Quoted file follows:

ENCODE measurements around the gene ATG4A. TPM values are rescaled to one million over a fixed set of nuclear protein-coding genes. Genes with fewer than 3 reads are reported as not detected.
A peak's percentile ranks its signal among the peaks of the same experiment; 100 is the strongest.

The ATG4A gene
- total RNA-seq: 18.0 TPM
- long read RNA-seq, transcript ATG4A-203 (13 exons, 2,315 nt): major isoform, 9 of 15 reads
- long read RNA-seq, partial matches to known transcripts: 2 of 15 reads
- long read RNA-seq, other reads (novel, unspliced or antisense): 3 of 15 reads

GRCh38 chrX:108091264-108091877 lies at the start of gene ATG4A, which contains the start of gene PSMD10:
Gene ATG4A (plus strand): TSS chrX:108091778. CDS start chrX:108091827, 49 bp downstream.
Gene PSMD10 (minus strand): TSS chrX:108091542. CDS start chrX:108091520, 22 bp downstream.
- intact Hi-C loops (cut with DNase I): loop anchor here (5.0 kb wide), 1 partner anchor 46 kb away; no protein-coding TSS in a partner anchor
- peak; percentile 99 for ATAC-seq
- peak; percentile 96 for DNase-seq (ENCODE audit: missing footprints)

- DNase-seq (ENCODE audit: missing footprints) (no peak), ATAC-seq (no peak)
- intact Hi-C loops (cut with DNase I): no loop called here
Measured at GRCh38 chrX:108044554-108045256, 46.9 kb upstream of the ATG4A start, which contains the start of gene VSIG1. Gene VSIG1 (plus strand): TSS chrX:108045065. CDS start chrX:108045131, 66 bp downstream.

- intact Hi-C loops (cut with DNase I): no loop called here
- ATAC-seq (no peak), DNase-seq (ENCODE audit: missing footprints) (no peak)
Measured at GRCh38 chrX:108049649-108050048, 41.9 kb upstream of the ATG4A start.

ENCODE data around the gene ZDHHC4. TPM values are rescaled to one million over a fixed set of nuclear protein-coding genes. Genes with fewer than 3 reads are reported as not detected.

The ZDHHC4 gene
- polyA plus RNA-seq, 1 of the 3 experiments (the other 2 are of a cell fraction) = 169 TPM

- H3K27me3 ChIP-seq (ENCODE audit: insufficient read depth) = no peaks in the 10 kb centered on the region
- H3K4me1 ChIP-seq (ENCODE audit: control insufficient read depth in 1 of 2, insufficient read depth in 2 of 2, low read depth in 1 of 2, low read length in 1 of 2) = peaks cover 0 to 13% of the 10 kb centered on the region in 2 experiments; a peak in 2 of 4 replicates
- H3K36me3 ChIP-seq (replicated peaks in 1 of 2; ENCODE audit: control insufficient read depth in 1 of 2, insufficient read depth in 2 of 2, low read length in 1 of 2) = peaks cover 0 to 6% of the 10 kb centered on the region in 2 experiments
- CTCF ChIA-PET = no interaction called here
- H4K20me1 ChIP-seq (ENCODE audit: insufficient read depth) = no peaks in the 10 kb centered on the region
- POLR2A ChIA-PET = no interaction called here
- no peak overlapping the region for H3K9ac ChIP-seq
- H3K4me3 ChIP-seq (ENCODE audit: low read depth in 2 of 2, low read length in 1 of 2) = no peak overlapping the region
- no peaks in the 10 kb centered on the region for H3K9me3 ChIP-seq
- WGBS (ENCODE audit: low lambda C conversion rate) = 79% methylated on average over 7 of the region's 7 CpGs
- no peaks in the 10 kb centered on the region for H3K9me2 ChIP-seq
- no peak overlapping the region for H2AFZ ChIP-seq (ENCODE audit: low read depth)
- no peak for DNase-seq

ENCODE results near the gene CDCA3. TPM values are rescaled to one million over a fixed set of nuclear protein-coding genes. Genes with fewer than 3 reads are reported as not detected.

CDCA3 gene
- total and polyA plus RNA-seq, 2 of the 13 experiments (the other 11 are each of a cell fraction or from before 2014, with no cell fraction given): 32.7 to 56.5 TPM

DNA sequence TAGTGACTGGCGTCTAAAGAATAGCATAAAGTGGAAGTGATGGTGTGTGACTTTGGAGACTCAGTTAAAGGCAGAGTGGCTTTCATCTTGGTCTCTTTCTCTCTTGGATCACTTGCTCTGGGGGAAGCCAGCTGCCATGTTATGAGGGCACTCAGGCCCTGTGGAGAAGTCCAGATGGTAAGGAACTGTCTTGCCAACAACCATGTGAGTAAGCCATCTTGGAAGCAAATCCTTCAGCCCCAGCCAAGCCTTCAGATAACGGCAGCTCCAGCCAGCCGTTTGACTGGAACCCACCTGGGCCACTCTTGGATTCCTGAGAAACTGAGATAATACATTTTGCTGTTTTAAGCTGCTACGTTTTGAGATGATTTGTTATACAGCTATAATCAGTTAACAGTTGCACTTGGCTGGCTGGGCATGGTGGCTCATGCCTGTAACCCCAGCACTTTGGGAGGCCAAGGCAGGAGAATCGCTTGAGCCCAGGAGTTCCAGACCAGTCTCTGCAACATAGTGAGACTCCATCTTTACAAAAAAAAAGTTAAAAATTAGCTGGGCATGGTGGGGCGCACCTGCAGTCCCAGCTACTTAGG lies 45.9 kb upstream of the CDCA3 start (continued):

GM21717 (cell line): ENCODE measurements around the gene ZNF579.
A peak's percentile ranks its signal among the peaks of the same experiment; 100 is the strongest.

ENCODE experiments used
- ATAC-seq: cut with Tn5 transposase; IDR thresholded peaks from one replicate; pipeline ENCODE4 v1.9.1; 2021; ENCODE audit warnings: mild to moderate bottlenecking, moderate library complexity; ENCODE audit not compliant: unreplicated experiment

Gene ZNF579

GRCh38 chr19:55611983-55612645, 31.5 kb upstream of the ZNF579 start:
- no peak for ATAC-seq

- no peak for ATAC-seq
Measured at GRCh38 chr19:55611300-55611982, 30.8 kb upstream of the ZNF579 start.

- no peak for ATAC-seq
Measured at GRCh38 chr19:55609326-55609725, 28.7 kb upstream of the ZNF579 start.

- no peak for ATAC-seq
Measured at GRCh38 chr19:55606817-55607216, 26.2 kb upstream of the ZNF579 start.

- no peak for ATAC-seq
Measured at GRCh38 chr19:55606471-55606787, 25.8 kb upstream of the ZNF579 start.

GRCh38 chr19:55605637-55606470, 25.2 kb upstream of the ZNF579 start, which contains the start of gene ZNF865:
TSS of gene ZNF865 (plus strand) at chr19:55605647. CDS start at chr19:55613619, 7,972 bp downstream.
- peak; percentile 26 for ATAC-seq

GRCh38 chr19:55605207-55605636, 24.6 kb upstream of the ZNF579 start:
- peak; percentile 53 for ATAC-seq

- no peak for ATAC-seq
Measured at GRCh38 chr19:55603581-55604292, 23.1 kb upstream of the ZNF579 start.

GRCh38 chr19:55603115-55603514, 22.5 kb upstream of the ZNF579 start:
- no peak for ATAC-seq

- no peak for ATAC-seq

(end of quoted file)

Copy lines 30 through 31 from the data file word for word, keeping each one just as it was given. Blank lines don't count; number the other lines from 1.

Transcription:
- H3K4me3 ChIP-seq (ENCODE audit: low read depth in 2 of 2, low read length in 1 of 2) = no peak overlapping the region
- no peaks in the 10 kb centered on the region for H3K9me3 ChIP-seq